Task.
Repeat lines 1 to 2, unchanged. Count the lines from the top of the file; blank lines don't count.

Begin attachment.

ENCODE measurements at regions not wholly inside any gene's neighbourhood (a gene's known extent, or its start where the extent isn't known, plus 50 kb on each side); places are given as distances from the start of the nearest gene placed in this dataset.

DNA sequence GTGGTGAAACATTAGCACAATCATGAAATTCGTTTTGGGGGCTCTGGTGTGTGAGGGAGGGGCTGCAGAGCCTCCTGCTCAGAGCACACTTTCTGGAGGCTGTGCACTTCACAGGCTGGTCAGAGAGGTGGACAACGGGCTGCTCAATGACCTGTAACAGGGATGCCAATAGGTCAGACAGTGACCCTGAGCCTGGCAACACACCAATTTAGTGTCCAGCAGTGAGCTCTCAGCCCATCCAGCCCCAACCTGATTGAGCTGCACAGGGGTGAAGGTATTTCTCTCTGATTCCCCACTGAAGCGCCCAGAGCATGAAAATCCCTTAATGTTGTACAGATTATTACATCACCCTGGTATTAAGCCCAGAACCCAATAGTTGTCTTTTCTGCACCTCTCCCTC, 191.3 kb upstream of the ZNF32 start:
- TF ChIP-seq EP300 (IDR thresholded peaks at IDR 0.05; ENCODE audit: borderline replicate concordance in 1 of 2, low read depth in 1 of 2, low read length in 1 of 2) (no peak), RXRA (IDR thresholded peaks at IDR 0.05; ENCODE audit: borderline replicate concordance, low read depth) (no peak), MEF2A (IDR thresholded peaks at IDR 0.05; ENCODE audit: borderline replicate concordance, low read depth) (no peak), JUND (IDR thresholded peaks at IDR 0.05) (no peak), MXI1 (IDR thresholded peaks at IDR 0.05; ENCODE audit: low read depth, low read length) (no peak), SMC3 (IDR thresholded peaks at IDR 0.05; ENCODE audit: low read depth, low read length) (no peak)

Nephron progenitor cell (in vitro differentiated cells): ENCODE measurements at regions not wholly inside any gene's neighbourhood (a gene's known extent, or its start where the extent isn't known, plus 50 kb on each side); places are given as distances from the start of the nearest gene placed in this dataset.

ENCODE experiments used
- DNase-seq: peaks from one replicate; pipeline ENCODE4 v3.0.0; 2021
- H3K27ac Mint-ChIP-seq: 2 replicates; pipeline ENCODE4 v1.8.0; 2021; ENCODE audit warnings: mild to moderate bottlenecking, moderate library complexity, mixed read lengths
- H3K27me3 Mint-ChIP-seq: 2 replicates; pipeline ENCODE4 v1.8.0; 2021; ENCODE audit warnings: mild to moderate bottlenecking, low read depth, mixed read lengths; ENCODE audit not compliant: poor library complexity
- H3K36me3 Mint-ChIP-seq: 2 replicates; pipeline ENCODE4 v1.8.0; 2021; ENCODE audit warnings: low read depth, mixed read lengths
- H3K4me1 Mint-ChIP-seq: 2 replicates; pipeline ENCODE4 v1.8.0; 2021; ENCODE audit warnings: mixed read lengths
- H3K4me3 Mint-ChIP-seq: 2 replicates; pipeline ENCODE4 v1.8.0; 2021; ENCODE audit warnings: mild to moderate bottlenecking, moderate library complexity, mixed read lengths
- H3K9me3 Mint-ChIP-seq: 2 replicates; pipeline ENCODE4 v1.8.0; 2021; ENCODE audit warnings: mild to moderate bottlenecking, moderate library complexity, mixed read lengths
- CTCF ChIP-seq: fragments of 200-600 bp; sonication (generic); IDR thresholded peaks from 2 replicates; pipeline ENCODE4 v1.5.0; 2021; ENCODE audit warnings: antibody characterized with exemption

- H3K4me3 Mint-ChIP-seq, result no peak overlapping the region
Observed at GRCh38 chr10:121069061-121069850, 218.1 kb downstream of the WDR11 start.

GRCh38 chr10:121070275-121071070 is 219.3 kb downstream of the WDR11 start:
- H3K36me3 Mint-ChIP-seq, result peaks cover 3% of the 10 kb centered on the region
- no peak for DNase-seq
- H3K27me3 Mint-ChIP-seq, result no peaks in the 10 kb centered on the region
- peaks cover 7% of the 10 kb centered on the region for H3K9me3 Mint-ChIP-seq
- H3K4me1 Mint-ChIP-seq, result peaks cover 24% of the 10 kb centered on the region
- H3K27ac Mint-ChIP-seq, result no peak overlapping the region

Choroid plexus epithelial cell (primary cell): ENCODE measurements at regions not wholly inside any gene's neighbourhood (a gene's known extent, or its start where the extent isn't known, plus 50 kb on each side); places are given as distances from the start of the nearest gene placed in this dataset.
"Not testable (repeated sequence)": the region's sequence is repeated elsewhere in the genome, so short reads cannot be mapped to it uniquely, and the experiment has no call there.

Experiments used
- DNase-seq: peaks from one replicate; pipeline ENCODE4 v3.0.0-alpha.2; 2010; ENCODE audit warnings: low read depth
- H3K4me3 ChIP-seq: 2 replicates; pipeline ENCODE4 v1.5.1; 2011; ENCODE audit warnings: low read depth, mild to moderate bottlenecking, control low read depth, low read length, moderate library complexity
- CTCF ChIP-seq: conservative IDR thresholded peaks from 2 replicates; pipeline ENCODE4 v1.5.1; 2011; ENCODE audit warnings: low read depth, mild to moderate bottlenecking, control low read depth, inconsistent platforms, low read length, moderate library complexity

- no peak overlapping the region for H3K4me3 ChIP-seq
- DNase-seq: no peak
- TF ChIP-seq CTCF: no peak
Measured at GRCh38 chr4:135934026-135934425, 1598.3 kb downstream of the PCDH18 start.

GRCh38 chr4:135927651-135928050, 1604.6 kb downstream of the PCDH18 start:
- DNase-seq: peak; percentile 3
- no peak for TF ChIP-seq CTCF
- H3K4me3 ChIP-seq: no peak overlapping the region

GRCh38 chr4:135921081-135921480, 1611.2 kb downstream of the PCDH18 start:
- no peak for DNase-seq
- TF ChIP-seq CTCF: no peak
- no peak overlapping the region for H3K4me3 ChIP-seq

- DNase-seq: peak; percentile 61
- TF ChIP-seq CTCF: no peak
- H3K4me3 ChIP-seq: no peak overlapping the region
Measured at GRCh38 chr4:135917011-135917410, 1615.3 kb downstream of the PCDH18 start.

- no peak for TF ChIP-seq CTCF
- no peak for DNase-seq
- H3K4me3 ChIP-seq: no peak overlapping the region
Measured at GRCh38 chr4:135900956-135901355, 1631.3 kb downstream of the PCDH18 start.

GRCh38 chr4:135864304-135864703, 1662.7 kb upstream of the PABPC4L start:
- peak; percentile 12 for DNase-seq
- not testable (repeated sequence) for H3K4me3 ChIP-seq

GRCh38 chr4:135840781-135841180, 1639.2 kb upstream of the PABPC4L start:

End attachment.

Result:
ENCODE measurements at regions not wholly inside any gene's neighbourhood (a gene's known extent, or its start where the extent isn't known, plus 50 kb on each side); places are given as distances from the start of the nearest gene placed in this dataset.

DNA sequence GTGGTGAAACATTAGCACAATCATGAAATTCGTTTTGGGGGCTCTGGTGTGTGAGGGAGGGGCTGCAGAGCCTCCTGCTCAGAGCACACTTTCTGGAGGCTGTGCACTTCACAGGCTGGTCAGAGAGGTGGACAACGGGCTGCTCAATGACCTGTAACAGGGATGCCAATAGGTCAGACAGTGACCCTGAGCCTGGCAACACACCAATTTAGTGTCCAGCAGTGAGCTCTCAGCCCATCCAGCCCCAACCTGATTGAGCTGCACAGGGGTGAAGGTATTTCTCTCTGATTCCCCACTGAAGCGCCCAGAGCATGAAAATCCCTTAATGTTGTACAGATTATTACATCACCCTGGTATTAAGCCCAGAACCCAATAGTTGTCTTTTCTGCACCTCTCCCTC, 191.3 kb upstream of the ZNF32 start: